“If you start to take Vienna, take Vienna” (Napoleon Bonaparte).

THERE IS A BIG DIFFERENCE BETWEEN “COMMITMENT” AND MERELY “GIVING IT A TRY.” For every failure that results from a lack of skill, there are millions more that result from a lack of commitment. We almost guarantee defeat by the fine print we write into our promises. Trying to keep our options open, we lose the benefit of radical choice. And too often, when we look back we see a trail of broken promises, unfinished business, and dreams that didn’t work out. Our lives are littered with might-have-beens, justified in our minds with excuses about what happened to us. All along, however, the problem was simply that we weren’t willing to close the back door.

Commitment is especially important when two or more people are trying to reach a mutual goal. Lou Holtz, who knows a thing or two about how to get a job done, said this: “It’s tough enough getting the boat to shore with everybody rowing, let alone when a guy stands up and starts putting his life jacket on.” To which I simply say, “Amen!”

Vincent van Gogh is one of my favorite artists. When I look at his paintings, I, along with many others, feel a powerful pull into his imaginative world. And it’s no coincidence that he could say, “I am seeking, I am striving, I am in it with all my heart.” Great art, like anything else great, is the result of bolting the back door shut.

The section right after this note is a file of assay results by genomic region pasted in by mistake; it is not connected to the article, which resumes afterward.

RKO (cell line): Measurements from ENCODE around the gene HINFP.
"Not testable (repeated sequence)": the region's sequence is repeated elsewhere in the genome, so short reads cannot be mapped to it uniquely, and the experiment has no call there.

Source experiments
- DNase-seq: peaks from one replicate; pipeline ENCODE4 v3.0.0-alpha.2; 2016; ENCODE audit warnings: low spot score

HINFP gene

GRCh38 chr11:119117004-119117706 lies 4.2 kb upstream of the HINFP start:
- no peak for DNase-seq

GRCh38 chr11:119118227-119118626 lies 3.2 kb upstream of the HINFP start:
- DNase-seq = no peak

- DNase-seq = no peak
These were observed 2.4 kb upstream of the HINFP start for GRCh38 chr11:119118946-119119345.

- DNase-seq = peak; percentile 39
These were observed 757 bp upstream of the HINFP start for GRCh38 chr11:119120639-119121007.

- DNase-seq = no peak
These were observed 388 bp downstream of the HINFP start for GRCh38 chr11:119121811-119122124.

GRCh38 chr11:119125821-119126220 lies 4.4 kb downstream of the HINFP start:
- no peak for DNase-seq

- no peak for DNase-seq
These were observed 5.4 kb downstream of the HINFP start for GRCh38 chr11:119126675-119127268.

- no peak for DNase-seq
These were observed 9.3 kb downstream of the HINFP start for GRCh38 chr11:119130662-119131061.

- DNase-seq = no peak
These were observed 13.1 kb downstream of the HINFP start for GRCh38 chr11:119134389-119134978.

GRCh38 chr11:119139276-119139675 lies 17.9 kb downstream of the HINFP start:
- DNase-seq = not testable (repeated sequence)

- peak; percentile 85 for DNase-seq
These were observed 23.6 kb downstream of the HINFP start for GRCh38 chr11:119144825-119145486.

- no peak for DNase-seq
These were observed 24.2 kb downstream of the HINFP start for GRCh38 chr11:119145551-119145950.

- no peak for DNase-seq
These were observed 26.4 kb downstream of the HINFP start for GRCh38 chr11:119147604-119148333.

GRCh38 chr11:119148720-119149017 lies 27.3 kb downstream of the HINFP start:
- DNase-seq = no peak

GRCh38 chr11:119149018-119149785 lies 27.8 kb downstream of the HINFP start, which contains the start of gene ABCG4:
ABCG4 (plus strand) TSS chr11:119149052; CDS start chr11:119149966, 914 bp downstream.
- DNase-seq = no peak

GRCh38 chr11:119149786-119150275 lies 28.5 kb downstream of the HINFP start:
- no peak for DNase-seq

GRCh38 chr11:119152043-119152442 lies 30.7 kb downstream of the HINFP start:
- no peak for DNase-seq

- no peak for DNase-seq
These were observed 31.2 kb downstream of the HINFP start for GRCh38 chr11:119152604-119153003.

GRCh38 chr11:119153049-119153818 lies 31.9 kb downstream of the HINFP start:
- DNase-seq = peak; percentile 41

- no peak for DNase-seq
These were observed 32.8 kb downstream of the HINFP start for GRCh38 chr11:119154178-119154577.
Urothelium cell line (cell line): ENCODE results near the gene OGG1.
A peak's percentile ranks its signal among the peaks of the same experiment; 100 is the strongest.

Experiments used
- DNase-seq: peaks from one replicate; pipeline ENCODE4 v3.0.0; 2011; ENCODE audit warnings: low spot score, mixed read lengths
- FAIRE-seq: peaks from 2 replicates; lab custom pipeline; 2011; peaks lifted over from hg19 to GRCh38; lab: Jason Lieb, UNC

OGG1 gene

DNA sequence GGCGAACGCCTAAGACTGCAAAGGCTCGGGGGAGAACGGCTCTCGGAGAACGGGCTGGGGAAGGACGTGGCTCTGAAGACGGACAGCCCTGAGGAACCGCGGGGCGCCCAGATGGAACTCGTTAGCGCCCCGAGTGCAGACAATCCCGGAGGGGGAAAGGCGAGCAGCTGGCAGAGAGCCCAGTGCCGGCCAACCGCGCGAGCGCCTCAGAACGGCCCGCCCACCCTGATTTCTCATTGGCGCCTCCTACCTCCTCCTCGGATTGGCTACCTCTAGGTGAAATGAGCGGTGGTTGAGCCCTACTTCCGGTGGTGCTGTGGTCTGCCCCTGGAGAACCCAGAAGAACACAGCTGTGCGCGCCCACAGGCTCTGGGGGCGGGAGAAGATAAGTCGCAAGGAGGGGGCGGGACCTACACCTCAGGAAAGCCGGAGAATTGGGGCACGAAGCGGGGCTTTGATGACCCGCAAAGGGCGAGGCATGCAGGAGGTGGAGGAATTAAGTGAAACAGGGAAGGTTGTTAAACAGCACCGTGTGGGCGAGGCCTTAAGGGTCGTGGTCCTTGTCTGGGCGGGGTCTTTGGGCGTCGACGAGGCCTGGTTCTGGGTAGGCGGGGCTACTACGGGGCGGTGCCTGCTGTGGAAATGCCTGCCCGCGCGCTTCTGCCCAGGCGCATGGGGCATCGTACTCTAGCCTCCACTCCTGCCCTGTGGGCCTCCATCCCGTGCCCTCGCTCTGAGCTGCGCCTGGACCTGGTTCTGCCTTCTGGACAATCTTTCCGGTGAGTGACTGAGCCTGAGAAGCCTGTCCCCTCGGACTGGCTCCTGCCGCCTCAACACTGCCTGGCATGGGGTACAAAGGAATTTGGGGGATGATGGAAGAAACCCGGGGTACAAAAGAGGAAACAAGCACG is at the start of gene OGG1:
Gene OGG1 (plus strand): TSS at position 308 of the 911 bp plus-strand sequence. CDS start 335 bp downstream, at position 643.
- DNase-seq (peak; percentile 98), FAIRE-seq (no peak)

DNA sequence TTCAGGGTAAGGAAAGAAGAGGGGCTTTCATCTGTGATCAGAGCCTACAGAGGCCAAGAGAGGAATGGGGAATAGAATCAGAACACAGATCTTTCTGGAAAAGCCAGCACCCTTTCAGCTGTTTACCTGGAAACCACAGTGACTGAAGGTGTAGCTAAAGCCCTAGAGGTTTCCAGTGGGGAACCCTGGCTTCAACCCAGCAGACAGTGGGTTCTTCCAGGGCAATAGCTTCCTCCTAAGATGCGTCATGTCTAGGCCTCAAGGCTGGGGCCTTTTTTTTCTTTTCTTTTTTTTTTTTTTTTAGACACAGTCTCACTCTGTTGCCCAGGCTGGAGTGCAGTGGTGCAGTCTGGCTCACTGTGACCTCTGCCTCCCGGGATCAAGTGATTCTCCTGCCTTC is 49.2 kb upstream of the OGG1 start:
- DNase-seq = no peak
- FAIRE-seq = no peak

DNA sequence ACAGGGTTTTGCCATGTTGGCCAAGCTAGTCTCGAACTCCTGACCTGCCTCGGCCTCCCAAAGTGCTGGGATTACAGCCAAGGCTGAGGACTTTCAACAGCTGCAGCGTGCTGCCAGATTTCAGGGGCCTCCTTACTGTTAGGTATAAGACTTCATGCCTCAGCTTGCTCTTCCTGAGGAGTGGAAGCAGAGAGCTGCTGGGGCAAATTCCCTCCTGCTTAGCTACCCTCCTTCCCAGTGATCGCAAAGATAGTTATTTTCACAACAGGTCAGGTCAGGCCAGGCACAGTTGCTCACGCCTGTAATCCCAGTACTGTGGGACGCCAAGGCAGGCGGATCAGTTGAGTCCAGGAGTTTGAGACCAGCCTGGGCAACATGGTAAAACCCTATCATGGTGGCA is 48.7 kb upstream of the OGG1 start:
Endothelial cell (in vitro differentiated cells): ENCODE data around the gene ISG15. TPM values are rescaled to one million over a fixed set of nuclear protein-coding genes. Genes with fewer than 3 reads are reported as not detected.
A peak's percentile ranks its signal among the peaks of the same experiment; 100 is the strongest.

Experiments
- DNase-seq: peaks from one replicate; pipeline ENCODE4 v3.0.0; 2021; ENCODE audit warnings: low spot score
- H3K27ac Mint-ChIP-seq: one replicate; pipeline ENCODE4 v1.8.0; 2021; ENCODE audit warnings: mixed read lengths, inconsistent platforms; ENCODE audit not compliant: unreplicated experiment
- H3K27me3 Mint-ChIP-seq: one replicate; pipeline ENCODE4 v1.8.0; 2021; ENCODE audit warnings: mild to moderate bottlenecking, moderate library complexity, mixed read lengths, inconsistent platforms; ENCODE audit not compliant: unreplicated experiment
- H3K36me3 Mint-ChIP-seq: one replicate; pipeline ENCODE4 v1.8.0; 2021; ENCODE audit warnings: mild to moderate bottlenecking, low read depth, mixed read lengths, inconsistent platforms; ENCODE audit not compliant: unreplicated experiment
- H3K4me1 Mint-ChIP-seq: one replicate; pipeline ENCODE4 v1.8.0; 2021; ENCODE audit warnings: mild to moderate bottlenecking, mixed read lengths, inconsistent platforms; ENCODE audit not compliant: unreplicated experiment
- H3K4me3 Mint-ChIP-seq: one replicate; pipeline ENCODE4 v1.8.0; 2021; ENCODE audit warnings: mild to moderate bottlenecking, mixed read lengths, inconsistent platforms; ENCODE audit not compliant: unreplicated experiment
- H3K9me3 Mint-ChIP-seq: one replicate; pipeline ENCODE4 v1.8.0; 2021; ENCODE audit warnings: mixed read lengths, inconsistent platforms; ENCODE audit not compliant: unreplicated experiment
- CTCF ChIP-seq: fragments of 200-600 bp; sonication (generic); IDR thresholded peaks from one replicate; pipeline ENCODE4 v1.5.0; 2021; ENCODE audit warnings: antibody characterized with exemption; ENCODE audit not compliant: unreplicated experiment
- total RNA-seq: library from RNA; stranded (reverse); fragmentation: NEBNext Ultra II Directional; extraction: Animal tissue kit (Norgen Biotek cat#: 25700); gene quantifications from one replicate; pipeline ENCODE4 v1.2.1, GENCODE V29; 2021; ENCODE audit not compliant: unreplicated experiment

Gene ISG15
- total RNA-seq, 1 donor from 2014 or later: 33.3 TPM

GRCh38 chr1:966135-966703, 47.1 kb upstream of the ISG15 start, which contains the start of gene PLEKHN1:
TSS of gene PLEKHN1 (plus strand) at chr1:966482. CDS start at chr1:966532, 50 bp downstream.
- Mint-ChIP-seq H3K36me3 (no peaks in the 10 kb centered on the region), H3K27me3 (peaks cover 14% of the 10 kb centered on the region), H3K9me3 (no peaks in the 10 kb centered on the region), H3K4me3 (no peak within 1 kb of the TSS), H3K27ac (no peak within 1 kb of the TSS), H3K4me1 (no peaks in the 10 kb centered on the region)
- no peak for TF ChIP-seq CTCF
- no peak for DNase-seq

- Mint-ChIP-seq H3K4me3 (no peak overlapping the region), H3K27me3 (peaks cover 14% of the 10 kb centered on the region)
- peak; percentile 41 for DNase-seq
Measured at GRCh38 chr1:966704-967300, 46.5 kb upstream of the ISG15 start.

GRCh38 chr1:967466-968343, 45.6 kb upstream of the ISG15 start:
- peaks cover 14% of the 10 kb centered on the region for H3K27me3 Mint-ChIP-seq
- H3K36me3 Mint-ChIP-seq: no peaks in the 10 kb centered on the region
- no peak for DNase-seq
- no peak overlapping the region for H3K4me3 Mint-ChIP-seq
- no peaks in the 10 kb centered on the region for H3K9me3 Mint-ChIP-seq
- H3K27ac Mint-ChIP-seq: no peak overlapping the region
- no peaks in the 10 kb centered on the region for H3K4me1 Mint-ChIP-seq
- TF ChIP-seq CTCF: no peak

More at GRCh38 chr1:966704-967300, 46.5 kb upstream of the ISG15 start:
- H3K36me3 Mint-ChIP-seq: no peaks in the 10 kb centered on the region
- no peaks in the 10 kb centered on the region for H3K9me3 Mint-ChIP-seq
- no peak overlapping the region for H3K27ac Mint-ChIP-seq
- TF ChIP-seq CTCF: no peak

Over the years, I’ve read a good bit about commitment, but I’ve never seen its real meaning expressed more clearly than by Robert Moorehead: “My face is set, my gait is fast, my goal is heaven, my road is narrow, my way is rough, my companions are few, my guide is reliable, my mission is clear. I cannot be bought, compromised, detoured, lured away, turned back, diluted, or delayed. I will not flinch in the face of sacrifice, hesitate in the presence of adversity, negotiate at the table of the enemy, ponder at the pool of popularity, or meander in a maze of mediocrity. I won’t give up, shut up, let up, or slow up.”

If those words don’t describe the pursuit of your goal, you don’t have a goal — you just have a wish. Go get yourself a goal and commit yourself to it with the soul of a warrior who will, in the words of General George S. Patton, “either conquer or perish with honor.”

“You can’t try to do things; you simply must do them” (Ray Bradbury).

Gary Henry — WordPoints.com + AreYouaChristian.com

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